Register of Wills
Let's Talk About Wills
What is a Will?
A will is any written document which directs the manner of distribution
of anything owned by the writer at the time of death. It should name
an executor whose job is to probate the Will after death and carry
out its instructions. A will may also appoint guardians of the estates
of minors who receive property under the Will.
Should Everyone have a Will?
To make a Will in Pennsylvania, the person making the Will must
be of sound mind and 18 years of age or older. Everyone, whether
wealthy or of modest means, should have a Will. This guarantees that
your lifetime accumulations are given to those persons or institution
whom you wish to benefit.
What if there is no Will?
If there is no will, the Pennsylvania Intestate Law directs who
will be the beneficiaries of your estate regardless of any special
needs of persons you might like to benefit. Furthermore, you have
no choice over who will settle your estate or serve as guardian of
minors. Under the law the Register of Wills and Orphans' Court must
make these choices for you, and your estate may have to post a bond
thus incurring additional expense.
Does a Will Become Outdated?
The last will of a deceased person is valid no matter how old it
is. But good planning requires periodic review and revision of a
Will to reflect changes which occur during the lifetime of the testator,
in the nature and size of his estate, and in the provisions of the
law controlling the settlement of estates.
Must a Will be Witnessed?
No, but two witnesses, subscribing or non-subscribing, must appear
at the Register of Wills' office at the time of probate to prove
and identify the testator's signature. Subscribing witnesses may
appear before a notary. A will witnessed by subscribing witnesses
can better survive a will contest because the testator's legal capacity
to make a will is presumed. When a self-proving affidavit accompanies
the original Will, it is not necessary for the original witnesses
to appear before the Register of Wills.
When Must a Will be Registered?
Contrary to what
some believe, a Will does not get registered in Pennsylvania during
the lifetime of the maker. It is recorded or probated by the Register
of Wills only after death occurs. A will becomes a public record
only upon death and probate in the Register of Wills Office. This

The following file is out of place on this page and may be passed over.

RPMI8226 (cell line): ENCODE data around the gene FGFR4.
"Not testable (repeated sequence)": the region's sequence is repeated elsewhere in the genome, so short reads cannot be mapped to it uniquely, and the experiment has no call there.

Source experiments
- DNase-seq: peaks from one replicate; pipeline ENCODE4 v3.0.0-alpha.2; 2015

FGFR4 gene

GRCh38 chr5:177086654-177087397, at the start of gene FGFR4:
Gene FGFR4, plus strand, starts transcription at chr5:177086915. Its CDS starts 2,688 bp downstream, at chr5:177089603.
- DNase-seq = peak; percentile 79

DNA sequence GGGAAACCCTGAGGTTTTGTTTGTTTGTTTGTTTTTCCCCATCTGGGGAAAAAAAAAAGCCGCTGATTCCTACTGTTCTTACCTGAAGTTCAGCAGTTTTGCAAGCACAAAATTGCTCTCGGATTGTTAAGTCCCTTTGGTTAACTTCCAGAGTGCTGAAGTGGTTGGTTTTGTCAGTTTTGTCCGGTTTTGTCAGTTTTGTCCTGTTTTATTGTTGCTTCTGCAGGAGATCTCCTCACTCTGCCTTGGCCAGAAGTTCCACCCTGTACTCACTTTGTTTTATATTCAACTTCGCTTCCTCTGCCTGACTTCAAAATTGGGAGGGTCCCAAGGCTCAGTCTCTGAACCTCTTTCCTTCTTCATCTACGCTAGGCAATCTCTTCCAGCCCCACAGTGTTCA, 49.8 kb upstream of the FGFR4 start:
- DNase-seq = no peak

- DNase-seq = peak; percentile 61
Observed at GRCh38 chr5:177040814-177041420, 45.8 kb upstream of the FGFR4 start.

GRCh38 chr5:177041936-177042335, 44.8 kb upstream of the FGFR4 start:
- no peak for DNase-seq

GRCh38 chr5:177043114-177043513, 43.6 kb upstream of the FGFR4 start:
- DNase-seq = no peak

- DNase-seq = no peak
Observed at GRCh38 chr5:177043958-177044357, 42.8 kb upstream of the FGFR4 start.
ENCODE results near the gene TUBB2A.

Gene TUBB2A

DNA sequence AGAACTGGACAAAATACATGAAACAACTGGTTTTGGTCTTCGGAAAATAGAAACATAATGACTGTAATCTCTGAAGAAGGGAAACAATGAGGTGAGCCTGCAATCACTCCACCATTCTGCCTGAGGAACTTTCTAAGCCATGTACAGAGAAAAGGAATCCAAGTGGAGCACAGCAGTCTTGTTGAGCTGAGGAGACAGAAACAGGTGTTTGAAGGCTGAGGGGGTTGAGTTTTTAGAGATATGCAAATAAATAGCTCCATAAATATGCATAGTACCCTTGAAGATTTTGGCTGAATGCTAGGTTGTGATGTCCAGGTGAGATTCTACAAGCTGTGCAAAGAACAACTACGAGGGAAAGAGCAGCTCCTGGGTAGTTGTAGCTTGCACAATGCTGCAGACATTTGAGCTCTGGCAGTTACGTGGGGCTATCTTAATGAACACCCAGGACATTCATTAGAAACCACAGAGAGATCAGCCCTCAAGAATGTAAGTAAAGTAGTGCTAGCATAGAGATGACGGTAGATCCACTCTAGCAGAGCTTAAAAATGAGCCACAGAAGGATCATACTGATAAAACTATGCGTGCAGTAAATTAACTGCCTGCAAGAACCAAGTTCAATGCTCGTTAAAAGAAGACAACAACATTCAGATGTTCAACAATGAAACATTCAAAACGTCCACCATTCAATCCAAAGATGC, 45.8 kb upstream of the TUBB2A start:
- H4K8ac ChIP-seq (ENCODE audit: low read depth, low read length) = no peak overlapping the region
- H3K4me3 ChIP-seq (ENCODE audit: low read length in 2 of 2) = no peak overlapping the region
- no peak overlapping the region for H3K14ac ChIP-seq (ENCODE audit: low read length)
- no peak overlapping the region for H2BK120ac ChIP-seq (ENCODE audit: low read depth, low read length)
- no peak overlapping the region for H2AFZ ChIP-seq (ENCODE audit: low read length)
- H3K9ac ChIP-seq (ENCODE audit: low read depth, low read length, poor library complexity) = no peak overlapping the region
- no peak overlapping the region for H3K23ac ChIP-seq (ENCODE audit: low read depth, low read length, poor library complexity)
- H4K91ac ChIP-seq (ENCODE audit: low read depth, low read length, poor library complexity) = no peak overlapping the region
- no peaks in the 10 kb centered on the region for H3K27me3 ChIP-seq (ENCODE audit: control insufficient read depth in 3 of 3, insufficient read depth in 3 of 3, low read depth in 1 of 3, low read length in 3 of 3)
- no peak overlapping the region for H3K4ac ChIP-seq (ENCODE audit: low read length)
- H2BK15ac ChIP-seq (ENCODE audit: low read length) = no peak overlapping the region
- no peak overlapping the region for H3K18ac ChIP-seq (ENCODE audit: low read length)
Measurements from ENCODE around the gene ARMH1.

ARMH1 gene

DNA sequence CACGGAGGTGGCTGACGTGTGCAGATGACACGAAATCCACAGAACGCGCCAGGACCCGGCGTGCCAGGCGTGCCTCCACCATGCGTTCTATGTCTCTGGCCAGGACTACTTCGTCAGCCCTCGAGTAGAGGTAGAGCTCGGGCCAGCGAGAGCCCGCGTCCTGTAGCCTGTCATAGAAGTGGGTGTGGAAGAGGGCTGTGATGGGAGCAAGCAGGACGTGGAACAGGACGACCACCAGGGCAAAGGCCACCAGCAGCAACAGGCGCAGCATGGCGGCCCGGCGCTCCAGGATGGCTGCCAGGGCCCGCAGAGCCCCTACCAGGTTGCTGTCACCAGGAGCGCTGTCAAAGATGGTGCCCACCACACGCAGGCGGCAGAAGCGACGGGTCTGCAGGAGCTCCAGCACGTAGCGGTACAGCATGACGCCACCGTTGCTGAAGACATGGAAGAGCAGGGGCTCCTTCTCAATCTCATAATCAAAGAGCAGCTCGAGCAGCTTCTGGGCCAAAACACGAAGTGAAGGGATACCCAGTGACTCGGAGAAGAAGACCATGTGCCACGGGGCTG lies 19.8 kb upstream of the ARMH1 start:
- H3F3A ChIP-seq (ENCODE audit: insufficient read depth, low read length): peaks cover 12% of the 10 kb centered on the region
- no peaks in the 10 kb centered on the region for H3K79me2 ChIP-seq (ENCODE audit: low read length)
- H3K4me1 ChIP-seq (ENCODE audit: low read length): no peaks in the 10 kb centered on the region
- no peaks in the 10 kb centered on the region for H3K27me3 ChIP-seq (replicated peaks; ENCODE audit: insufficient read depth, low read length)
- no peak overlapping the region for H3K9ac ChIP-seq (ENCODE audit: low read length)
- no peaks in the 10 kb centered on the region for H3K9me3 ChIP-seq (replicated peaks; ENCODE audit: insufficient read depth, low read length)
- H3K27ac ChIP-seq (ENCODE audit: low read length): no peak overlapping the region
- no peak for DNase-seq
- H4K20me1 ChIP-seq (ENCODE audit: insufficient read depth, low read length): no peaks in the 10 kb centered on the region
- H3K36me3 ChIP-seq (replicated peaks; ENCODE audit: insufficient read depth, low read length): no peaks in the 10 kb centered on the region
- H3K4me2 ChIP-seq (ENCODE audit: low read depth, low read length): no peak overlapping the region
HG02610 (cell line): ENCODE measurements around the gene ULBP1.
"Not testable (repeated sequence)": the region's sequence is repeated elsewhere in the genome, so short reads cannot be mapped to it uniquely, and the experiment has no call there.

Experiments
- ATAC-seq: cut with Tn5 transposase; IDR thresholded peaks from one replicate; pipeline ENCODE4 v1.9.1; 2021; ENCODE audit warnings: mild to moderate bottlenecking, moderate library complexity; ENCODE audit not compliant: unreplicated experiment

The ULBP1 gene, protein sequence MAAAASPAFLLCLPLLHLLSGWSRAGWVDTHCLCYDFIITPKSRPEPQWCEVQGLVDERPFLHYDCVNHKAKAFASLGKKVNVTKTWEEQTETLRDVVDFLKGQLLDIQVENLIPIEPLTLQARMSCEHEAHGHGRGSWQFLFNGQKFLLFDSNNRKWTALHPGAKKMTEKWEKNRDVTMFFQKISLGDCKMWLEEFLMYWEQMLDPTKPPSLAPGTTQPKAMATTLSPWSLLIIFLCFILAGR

permits the maker to change or rewrite his Will as circumstance require
and to keep its terms confidential during his lifetime. A decedent's "last" Will
automatically revokes all prior Wills and is the only one which is
When Should a Will be Changed?
The disposition of one's property is determined by many personal factors
including family, personal relationships, and interests in charities.
A Will should be changed when those relationships, including divorce
and death, occur. For example, Wills executed before marriage or the
birth of a child are not binding on either. Spouses or children can
receive what they would have received in the absence of a will. Changes
to a Will may be made by writing a new Will or a Codicil conforming
to the requirements for a valid Will.
How Much Does a Will Cost?
If you have a simple will drafted by an attorney, the cost is usually
modest. You can write your own will, however, it must conform to
Pennsylvania statutes in order to be valid.
Does a Will Create More Probate Expenses?
No, a well-drawn Will may save expense. A Will appointing a Pennsylvania
resident or which waives bond saves the estate an annual bond premium.
Specific instructions in the Will may spare the estate the expense
of obtaining special court orders.
Can Life Insurance Take the Place of a Will?
No, life insurance is just one kind of property that you may own.
You need a will to give away your other assets.
Does Joint Ownership Avoid the Need for Having a Will?
Most assets held in joint names pass automatically to the survivor
upon the death of one of them. There are advantages and disadvantages
in holding assets jointly depending upon your particular circumstances.
Your attorney can best advise you in this respect.
Are Taxes Payable on an Estate?
Inheritance Taxes are payable on the value of most assets owned by
the descendant at the time of death and are due within nine months
after date of death. The Pennsylvania Inheritance Tax Rate is 0%
on assets passing to the spouse and those passing from children under
21 to their parents. Assets passing to lineal descendants (children,
grandchildren, parents, & grandparents)
are taxed at a rate of 4½%. The tax rate is 12% on assets
passing between siblings and 15% to all other beneficiaries except
bequests to charities and governmental entities which are exempt
from taxes. The tax applies to the net estate after deductions. A
Federal Estate Tax Return is due when the gross estate exceeds $2,000,000.00.
This information has been issued to inform and not to advise. It
is based upon Pennsylvania law. The statements are general, and individual
facts in a given case may alter their application or involve other
laws not referred to here.
Register of Wills & Clerk of Orphans' Court
Donald Petrille, Jr., Esquire
Bucks County Courthouse
55 East Court Street
3rd Floor, Administration Building
Doylestown, PA 18901
Register of Wills: 215-348-6265
Orphans' Court: 215-348-6271
Hours: Monday through Friday, 8:00 am to 4:30 pm
1st & 3rd Wednesday every month –
open until 7:30 pm
Offsite Location for Probate & Marriage:
Lower Bucks Government Service Center
7321 New Falls Road
Levittown, PA 19055
Monday 1:00 to 4:00 pm
Tuesday and Thursday 8:30 am to 4:00 pm
Friday 8:30 am to 12:00 pm